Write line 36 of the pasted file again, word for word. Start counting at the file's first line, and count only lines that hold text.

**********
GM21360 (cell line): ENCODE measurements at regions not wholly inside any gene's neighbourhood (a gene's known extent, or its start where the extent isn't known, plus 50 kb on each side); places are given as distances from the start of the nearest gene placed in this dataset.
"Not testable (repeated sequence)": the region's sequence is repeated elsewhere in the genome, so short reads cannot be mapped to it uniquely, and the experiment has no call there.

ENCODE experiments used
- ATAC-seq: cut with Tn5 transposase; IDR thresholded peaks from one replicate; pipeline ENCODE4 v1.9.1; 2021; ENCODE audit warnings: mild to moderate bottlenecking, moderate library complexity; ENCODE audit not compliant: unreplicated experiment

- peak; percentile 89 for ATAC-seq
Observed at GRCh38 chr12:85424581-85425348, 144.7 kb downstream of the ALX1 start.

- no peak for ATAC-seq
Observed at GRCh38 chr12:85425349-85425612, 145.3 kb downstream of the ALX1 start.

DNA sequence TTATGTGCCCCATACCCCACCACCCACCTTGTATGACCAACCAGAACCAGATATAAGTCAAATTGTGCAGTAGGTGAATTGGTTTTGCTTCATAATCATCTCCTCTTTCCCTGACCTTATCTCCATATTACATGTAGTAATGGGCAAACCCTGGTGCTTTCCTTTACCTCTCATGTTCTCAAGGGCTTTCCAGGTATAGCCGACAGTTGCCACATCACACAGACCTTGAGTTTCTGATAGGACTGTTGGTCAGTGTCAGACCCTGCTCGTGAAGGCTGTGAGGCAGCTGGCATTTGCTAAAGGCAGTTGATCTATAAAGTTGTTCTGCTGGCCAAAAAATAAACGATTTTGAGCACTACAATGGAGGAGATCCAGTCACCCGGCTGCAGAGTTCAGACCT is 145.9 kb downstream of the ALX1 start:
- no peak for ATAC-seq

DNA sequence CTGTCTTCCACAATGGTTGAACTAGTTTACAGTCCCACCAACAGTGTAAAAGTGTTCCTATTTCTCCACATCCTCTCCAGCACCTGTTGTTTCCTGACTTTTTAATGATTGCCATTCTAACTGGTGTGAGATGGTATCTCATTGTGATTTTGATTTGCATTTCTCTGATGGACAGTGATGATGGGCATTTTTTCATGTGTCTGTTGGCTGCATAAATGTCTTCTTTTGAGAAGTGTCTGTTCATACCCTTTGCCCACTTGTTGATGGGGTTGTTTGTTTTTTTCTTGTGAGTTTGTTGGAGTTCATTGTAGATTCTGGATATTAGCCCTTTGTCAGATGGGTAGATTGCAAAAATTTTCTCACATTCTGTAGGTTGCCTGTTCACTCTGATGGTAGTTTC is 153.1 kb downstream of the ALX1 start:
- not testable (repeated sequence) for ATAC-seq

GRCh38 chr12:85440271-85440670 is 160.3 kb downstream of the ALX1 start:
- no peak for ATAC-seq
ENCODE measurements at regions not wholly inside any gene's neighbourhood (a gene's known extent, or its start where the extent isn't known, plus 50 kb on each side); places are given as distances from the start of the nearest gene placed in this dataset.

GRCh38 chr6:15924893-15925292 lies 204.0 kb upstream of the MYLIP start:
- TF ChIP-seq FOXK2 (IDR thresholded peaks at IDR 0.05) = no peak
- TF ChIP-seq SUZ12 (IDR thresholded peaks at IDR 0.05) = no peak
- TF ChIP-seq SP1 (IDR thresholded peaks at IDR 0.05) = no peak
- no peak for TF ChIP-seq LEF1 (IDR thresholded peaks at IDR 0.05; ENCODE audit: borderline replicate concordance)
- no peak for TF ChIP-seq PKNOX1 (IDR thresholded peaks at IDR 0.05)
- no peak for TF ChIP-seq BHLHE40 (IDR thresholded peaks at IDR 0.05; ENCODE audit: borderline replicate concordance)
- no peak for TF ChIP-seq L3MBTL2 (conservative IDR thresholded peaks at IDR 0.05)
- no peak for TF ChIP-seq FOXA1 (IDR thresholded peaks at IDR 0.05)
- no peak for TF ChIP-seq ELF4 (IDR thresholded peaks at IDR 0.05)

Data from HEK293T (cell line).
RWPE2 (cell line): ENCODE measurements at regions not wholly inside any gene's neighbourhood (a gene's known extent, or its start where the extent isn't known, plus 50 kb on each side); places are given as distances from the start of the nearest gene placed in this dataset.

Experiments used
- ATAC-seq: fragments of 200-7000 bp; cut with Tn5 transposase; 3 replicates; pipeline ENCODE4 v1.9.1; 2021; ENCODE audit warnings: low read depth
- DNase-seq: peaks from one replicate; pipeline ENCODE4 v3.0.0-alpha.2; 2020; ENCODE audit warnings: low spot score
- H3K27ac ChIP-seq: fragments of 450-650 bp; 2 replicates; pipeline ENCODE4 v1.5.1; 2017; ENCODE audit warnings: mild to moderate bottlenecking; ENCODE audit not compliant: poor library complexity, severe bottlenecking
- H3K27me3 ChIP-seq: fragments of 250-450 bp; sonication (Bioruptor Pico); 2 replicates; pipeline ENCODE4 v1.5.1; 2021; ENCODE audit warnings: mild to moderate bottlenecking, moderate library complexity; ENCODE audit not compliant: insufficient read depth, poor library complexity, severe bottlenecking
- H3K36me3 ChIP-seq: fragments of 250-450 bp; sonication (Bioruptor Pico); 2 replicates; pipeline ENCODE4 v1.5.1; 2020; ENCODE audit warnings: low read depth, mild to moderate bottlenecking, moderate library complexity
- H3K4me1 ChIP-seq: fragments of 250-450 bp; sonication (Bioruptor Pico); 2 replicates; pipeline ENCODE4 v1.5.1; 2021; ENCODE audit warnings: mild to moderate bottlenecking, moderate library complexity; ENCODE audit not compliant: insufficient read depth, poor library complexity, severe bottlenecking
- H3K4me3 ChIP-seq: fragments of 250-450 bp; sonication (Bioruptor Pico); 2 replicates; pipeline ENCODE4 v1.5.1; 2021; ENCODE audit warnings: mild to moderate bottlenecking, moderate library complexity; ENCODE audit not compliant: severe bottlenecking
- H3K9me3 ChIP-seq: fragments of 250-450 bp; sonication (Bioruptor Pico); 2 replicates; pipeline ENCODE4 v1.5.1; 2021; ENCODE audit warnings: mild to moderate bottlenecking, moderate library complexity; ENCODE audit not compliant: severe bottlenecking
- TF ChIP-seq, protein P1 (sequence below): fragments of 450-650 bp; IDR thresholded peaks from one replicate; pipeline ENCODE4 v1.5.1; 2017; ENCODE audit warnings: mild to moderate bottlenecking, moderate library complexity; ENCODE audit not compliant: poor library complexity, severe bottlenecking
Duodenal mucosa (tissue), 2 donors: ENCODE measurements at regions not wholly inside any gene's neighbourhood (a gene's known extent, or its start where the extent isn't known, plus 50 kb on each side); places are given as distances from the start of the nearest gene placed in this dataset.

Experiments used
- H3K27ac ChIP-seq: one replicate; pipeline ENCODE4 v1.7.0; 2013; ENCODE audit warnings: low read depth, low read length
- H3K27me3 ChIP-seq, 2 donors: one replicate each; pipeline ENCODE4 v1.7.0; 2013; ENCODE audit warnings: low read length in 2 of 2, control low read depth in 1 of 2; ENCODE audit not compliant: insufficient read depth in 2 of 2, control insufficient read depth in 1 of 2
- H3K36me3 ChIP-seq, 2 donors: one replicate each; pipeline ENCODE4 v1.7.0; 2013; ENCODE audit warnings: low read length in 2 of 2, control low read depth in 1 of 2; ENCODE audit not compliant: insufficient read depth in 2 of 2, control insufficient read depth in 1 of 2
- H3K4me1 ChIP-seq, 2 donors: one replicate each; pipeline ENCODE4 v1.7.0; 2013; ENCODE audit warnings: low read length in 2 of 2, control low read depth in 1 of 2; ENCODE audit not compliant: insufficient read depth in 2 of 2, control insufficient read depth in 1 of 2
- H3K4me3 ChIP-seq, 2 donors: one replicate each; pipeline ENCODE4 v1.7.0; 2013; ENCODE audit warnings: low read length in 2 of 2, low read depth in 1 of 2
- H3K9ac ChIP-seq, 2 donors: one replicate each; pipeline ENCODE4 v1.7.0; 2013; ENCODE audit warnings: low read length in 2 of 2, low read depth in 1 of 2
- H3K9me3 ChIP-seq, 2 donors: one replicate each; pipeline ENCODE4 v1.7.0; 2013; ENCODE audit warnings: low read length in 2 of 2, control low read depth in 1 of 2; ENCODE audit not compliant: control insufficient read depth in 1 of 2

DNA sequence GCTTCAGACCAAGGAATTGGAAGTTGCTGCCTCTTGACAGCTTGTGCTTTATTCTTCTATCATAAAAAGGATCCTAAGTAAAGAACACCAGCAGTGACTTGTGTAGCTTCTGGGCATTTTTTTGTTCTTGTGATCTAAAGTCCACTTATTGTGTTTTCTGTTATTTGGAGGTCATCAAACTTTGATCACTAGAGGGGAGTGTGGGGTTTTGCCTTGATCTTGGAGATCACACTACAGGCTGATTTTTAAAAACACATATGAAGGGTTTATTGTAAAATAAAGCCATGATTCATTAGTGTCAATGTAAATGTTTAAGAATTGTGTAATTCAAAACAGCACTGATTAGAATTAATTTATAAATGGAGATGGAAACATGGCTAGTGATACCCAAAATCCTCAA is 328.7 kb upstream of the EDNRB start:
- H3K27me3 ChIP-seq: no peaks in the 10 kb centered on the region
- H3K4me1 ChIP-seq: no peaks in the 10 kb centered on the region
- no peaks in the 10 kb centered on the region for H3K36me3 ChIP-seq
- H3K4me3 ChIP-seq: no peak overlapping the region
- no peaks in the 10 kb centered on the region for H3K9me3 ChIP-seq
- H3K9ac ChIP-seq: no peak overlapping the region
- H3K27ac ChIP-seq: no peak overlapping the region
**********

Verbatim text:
- H3K9me3 ChIP-seq: fragments of 250-450 bp; sonication (Bioruptor Pico); 2 replicates; pipeline ENCODE4 v1.5.1; 2021; ENCODE audit warnings: mild to moderate bottlenecking, moderate library complexity; ENCODE audit not compliant: severe bottlenecking